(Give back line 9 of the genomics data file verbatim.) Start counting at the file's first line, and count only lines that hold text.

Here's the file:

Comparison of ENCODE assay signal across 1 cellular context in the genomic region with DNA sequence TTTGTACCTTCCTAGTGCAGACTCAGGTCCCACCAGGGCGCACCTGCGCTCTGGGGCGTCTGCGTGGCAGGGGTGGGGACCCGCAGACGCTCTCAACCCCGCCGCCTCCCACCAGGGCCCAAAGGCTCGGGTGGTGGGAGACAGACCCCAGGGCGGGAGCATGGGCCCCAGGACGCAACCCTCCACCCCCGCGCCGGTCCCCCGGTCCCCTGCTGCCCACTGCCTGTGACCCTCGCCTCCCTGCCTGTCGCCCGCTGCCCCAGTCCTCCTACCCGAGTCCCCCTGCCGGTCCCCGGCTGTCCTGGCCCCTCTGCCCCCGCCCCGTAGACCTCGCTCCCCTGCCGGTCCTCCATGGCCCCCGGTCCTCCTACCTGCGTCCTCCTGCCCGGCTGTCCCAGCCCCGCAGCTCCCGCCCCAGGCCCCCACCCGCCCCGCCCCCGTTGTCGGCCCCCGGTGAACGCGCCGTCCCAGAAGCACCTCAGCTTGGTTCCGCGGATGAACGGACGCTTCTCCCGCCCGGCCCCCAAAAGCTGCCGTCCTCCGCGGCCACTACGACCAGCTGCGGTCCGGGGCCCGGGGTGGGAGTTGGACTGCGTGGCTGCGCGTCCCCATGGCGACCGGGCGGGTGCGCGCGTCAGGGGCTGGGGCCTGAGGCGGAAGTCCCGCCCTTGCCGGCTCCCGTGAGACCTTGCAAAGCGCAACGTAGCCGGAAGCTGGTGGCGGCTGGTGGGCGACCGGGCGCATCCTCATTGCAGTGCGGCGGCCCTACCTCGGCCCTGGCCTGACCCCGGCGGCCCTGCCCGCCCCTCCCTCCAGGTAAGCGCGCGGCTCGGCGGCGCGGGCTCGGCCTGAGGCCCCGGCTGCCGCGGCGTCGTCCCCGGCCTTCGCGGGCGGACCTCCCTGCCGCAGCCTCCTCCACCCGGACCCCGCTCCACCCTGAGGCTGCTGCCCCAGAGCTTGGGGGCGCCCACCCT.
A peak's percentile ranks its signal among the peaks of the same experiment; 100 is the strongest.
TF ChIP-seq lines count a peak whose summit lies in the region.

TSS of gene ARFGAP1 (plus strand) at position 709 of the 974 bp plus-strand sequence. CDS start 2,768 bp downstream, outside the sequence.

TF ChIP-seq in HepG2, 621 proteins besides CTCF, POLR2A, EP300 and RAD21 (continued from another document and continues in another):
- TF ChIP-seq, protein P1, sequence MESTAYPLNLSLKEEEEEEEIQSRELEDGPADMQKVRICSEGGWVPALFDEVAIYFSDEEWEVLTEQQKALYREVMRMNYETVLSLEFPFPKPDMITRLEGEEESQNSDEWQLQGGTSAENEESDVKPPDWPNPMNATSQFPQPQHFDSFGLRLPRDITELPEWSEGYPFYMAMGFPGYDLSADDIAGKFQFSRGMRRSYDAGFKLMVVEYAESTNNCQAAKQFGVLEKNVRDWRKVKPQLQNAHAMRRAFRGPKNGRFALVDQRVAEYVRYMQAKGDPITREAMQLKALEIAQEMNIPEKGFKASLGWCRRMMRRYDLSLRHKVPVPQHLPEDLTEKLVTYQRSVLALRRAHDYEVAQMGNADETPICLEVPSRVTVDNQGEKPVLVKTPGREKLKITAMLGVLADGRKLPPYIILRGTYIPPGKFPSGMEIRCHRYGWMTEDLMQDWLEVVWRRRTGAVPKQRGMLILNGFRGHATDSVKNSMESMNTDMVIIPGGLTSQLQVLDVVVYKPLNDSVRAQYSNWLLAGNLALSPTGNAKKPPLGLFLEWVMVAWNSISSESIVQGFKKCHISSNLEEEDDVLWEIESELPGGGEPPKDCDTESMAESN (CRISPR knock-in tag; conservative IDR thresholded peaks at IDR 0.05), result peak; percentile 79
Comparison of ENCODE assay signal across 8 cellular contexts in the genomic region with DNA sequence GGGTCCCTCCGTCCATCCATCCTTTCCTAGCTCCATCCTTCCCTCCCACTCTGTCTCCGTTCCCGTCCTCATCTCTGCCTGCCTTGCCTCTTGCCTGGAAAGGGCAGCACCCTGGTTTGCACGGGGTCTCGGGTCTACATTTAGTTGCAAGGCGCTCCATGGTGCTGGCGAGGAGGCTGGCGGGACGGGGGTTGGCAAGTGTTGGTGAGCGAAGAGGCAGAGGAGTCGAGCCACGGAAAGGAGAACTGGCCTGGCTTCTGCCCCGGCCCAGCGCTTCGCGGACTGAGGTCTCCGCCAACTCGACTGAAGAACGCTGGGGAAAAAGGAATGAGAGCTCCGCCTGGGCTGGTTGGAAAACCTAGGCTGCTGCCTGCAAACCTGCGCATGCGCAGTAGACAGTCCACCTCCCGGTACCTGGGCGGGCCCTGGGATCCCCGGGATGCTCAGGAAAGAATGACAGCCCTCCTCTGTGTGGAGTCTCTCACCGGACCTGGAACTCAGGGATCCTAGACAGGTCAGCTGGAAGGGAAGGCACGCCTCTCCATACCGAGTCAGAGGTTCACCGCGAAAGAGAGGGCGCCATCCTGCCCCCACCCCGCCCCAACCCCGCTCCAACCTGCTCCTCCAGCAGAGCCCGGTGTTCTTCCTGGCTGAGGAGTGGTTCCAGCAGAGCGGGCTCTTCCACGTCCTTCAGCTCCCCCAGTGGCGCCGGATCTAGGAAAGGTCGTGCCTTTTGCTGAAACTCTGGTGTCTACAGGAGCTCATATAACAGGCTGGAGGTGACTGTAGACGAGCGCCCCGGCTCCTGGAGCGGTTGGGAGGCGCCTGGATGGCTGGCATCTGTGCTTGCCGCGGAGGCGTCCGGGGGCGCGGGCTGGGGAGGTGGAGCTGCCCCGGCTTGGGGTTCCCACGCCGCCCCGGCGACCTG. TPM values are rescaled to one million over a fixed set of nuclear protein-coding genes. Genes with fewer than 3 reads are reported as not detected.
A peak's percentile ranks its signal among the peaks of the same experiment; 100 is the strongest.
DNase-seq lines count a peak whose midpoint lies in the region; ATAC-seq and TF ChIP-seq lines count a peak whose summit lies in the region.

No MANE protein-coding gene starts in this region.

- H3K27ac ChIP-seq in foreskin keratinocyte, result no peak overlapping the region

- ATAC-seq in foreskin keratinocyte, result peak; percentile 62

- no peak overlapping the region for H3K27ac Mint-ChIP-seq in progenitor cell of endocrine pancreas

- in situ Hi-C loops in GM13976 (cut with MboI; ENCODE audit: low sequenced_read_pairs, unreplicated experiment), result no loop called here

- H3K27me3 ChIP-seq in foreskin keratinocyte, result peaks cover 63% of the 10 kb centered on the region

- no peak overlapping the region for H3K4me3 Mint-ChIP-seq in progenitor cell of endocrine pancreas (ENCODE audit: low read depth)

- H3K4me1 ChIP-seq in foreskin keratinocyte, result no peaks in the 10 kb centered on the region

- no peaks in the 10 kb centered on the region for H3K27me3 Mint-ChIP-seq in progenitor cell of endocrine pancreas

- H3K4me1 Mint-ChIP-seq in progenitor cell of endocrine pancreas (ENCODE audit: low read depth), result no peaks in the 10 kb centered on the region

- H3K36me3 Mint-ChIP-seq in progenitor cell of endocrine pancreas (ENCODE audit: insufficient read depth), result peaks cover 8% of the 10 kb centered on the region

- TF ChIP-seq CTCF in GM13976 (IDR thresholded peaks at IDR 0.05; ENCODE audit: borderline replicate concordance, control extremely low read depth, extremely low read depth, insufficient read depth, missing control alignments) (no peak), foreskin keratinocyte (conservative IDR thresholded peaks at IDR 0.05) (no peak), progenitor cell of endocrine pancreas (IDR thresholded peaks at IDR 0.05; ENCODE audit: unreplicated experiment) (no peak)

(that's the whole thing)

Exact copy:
DNase-seq lines count a peak whose midpoint lies in the region; ATAC-seq and TF ChIP-seq lines count a peak whose summit lies in the region.